THE WRESTLING TERRITORIES: The WWF part 2 – The Departure From the NWA

By Jim Phillips, Senior Editor


Welcome back once again Bruthas and Sistas and we delve a little deeper into the history and family legacy that we find in the World Wrestling Federation.  I hope that you all learned a few new things from our reading last week, and got a better look at what not only the wrestling environment was changing into, but the men that were helping to take it there.  The story of Toots Mondt and how he brought the business into a new light of not only success, but a more broad acceptance of it outside of the carny tents really moved me, as in turn, I hope it did you as well.  First and foremost for me, this series about the territorial days of this business is to educate the young readers and consumers of the product today, as well as shine a light on some of the history that may have been forgotten by some of the older folks as too.  If we forget our history, how can we ever expect to learn from it.

w-WWWF-01Let me climb down off of my soapbox, and get to the business at hand though.  We left off at the start of the Fifties, with the passing of patriarch Jess McMahon, and the formation of Capitol Wrestling Corporation by Mondt and Jess, just before his passing, and their alignment with the National Wrestling Alliance.  We’ll pick back up there and take a look at not only the progression of the company, but a few of the men that helped to carry it there.

The CWC reigned supreme over any and all promotions in the Northeast during the Fifties.  Vince Sr. saw the need for the entertainment side of wrestling as the country came out of World War II.  After securing a weekly Wednesday night timeslot in the burgeoning DuMont Network, his product began to be seen by a greater audience.  He started to try his hand at creating characters that he could use to sway the fans, as well as drive the ticket sales more than the classic ground and pound that the NWA was starting to represent. He did get a first look at what this future may bring him in the guise of a the original Nature Boy.

Buddy Rogers-1Buddy Rogers was born in Camden, New Jersey in Winter of 1921.  Rogers was a natural athlete and excelled in most any sport he chose to participate in.  He took to wrestling at the young age of nine at his local YMCA, and went on to win their own Heavyweight Championship there years later, as well as their three mile swimming championship.  His life was one given to oddity even before he took on the profession of wrestler.  At age seventeen, he joined the Dale Brothers Circus, and also held jobs as both a police officer and longshoreman.  Buddy was not scared to take on any challenge and when the opportunity presented itself for him to compete in the wrestling ring, he took that by the horns like everything else in his life.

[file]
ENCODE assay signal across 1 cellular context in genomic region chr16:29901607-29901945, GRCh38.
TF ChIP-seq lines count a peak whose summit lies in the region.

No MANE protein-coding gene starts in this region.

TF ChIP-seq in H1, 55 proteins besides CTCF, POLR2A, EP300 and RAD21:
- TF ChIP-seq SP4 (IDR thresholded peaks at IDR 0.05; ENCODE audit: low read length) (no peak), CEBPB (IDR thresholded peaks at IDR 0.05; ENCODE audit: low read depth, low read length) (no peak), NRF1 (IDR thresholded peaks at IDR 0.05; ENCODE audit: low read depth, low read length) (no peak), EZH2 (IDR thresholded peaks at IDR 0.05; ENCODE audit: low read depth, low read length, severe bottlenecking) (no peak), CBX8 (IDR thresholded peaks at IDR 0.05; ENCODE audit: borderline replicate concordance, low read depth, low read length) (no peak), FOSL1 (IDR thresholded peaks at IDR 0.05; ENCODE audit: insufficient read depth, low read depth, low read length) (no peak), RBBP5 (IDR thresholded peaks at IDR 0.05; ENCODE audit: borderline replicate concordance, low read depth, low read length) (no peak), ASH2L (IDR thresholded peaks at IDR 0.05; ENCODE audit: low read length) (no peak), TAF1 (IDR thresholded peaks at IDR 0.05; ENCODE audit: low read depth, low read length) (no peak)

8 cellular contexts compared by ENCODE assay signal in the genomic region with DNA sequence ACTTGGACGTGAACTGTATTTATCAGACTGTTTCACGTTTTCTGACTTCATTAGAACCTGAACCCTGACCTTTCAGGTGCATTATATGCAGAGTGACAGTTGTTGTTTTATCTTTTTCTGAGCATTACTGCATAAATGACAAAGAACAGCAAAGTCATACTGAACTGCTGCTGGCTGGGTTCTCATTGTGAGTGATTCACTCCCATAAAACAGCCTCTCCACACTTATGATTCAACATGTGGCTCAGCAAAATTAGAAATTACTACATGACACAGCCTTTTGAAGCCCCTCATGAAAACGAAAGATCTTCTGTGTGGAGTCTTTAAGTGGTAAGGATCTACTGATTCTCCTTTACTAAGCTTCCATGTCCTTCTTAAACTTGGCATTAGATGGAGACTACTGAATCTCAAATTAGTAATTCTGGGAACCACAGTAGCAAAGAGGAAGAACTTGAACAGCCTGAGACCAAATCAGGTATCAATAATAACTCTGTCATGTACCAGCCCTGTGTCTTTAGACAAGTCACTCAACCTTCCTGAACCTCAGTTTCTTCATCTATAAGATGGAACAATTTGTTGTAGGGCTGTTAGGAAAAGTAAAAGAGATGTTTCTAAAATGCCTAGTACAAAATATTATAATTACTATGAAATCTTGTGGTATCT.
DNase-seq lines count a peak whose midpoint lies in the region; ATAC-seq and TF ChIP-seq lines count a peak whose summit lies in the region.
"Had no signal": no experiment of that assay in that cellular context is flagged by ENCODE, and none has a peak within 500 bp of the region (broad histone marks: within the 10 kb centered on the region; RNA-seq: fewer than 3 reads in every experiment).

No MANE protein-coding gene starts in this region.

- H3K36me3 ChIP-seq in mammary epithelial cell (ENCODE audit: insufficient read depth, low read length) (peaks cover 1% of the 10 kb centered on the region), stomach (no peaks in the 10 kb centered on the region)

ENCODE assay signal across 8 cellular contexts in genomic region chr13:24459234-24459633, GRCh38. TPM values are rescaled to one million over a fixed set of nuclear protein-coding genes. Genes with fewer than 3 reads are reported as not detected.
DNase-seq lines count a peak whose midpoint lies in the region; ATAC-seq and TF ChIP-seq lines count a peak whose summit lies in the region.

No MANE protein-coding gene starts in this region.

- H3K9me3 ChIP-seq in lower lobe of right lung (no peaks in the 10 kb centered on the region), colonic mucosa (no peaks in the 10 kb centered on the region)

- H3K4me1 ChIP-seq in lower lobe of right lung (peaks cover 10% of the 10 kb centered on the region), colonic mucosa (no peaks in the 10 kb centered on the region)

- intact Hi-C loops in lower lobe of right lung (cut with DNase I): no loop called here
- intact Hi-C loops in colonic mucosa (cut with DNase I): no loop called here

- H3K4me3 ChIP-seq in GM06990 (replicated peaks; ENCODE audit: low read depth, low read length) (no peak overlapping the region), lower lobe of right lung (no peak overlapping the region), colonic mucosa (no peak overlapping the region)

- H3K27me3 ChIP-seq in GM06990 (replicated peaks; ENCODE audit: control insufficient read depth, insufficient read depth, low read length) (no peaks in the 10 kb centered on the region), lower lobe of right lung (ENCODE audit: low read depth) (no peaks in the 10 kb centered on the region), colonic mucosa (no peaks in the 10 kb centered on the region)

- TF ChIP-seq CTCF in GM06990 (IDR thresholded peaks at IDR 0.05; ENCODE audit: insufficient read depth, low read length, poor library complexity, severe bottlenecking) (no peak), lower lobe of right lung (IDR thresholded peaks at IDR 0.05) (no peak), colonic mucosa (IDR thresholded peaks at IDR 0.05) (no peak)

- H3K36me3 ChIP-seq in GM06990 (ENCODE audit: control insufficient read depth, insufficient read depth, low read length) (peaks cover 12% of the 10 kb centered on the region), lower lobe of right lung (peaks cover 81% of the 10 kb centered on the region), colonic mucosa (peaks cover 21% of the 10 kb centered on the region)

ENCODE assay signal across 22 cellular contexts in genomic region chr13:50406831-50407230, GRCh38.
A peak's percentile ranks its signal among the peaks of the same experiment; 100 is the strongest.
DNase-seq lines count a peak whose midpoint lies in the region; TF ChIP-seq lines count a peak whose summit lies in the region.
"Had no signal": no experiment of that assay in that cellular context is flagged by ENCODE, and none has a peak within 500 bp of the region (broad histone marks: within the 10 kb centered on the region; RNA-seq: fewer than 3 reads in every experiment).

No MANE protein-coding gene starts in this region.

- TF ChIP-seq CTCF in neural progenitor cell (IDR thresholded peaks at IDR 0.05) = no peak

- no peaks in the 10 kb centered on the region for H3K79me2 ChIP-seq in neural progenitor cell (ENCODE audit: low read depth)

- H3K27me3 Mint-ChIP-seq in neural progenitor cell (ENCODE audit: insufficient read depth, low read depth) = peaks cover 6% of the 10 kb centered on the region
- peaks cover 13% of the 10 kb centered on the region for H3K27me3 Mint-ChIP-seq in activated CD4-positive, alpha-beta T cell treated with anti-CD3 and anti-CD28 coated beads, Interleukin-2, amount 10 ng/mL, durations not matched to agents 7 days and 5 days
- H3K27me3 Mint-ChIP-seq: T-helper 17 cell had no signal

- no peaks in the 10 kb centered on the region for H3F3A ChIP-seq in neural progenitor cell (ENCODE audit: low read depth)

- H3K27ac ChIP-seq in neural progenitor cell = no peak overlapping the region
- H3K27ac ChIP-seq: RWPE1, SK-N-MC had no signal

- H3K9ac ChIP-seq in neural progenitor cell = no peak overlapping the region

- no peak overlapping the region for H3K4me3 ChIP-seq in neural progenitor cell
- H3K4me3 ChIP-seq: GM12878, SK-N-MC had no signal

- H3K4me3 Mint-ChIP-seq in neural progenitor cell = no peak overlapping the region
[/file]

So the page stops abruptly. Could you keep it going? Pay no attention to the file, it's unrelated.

Rogers got his first foray into the business on Independence Day, 1939.  It wasn’t long before he was one of the top draws in the area even beating Strangler Lewis, and Lou Thesz during his time in Texas.  He left for Ohio, bleached his hair blond, and began working under the moniker “The Natural Guy”, and that unfolded into his Nature Boy gimmick soon after.  He picked up Lillian Ellison as his valet, and promoter Jack Pfefer coined her Slave Girl Moolah.  The two worked their heel gimmick all throughout Ohio and drew strong wherever they worked.  Rogers had his first run-in with Sam Muchnick during the Fifties, when he worked in Missouri.  He continued on north to Chicago and worked as booker and main draw for Fred Kohler.  It was in the late Fifties that he finally made his way to the Northeast market and started working with Vince Sr.

Buddy Rogers-2...w-Slave GirlIn 1961, Rogers was selected to face Pat O’Connor at Comiskey Park in Chicago for the NWA Heavyweight Championship.  They sold out the park and garnered a crowd of nearly thirty-nine thousand fans, which set a record for attendance at a wrestling event at that time.  They also drew a gate of nearly one hundred and fifty thousand dollars in Sixties dollars, which would be over a million these days.  Billed as the “Match of the Century”, Rogers won in the third fall to take the title.  After winning the title he quit the two jobs he was holding down in the Chicago area to supplement his income.  Now that he was the Champ, all that was about to change.